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I might not have a rotor machine but I have used loewen concaves in my 9600s with the same results you speak of. Im curious how many hours were on your original parts when you decided to switch the concaves. What type of bars did you use. In the past I never knew how bad my concave was until I changed it out. I had great longevity with their concaves. they have thicker bars, they leveled good. I did try an elevator chain from them once that had nylon or UHMW paddles in place of the rubber and that was a disaster. I broke all of them off within a few hundred acres. Installed another with rubber paddles and had no more problems. Loewen claims that the yeilds I was running in were too much for my elevator size being back in my early 9600 day. I too have not had good luch with the airfoil type chaffer and sieves. Oems seem to work the best. Great Idea sir on the boost gauge. Ive always trained my drivers to watch the engine tach not the cylinder tach when cutting to keep the engine at max rpms without too much load. Ive used loewens auger too. They are made somewhere else,, cant remember where but the ones with the super edge" or hardfaced edges seem to last pretty good and are always cheaper than OEM. Ive since been hardfacing my own now that hard face wire is available for wire feed welders. Any way I think your on the right track with their parts. Ive always felt they are cost effective.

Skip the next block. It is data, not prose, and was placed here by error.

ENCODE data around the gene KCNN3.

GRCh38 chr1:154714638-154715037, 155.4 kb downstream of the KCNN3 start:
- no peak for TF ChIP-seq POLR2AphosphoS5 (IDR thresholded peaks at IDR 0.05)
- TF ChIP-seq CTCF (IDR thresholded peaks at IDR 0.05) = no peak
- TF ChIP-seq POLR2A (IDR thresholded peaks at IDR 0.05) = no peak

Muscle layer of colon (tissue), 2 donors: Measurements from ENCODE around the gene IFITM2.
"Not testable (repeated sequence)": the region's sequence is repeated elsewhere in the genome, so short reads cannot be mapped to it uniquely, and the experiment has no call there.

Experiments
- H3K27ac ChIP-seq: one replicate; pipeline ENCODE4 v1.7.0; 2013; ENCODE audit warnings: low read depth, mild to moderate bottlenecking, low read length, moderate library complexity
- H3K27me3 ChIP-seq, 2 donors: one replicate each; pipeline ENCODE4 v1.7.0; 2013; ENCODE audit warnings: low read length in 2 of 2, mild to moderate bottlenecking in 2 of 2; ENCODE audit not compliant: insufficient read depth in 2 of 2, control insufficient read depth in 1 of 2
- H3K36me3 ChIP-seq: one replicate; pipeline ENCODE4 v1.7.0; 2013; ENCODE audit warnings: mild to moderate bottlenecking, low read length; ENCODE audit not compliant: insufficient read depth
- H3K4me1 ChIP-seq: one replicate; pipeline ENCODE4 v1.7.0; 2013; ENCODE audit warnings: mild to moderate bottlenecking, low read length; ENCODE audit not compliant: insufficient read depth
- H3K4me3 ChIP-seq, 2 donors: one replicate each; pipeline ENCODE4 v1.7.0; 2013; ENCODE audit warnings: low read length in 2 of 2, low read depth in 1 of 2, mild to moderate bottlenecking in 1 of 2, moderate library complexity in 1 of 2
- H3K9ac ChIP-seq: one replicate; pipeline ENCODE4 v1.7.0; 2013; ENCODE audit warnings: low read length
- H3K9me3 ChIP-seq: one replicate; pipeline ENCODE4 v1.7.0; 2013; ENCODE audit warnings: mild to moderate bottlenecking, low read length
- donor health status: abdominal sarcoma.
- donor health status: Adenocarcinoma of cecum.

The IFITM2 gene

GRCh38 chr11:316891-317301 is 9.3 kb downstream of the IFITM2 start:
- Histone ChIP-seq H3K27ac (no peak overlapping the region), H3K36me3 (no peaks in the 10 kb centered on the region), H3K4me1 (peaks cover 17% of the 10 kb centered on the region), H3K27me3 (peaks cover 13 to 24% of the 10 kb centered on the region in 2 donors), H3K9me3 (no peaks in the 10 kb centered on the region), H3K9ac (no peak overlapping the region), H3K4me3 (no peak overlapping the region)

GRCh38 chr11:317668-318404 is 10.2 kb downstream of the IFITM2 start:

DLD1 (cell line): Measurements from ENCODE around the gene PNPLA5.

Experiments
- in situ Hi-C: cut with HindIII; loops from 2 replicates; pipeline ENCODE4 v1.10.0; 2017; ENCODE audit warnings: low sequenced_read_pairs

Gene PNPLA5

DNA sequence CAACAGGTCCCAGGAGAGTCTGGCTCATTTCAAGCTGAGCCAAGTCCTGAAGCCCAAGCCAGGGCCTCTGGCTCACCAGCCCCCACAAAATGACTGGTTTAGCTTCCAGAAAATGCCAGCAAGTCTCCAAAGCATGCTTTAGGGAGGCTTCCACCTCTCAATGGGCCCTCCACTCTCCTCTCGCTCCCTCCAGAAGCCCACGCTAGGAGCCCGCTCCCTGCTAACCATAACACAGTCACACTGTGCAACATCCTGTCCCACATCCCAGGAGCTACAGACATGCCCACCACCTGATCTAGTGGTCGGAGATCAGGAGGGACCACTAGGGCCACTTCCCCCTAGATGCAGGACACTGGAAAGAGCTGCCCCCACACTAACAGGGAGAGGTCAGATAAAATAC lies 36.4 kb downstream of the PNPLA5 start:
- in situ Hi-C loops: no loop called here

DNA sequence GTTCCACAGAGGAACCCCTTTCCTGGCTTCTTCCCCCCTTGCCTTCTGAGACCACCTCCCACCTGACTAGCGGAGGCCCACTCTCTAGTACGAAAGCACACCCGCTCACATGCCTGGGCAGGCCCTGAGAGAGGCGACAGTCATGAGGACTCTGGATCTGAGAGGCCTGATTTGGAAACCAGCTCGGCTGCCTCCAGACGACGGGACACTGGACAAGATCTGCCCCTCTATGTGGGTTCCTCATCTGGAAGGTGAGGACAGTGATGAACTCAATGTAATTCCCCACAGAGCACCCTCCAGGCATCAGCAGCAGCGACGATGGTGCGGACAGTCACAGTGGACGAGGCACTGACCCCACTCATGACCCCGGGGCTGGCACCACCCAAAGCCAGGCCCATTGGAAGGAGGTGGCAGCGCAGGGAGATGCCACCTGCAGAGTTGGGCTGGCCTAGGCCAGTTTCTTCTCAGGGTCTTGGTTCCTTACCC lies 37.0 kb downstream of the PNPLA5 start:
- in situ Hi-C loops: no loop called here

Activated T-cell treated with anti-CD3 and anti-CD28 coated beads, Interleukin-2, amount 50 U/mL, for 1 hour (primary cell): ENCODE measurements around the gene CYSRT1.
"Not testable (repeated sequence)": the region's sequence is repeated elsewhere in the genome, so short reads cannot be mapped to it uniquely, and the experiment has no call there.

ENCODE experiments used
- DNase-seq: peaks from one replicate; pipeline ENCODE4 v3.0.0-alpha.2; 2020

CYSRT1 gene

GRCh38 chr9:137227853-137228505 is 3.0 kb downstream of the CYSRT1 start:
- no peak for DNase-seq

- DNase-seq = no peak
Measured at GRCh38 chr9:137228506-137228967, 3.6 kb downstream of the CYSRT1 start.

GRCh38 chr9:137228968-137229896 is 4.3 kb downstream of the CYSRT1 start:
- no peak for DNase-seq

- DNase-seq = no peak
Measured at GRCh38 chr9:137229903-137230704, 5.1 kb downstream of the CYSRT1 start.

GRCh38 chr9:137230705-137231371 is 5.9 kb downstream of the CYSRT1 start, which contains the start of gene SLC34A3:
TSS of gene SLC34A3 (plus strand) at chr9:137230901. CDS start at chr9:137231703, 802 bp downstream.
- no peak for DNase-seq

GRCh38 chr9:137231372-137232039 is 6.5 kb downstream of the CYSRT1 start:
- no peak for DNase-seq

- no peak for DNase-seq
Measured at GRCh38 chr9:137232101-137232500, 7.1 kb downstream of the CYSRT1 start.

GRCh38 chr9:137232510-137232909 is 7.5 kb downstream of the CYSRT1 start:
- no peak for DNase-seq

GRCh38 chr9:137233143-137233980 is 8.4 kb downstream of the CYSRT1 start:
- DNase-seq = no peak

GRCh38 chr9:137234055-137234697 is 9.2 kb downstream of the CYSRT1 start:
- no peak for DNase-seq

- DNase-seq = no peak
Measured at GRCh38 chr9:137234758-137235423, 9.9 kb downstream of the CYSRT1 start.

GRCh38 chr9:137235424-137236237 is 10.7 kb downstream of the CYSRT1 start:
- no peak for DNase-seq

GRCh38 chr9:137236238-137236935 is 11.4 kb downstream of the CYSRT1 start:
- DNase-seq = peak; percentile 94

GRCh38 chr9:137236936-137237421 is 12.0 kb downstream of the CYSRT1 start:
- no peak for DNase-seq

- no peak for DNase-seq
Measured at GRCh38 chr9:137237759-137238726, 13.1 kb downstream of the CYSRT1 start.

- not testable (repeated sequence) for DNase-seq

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Discussion Starter #3
I had done about 1200 machine hours when changing the lot. According to the the JD people the gear I threw out, was within working life. Which it may well be - but it just didn't work properly. Unfortunately, it must be difficult for manufactures to make a machine "for all seasons" but I feel there could be some large improvements with little cost. You are quite right when you don't realise the amount of wear on a concave has a dramatic affect on performance.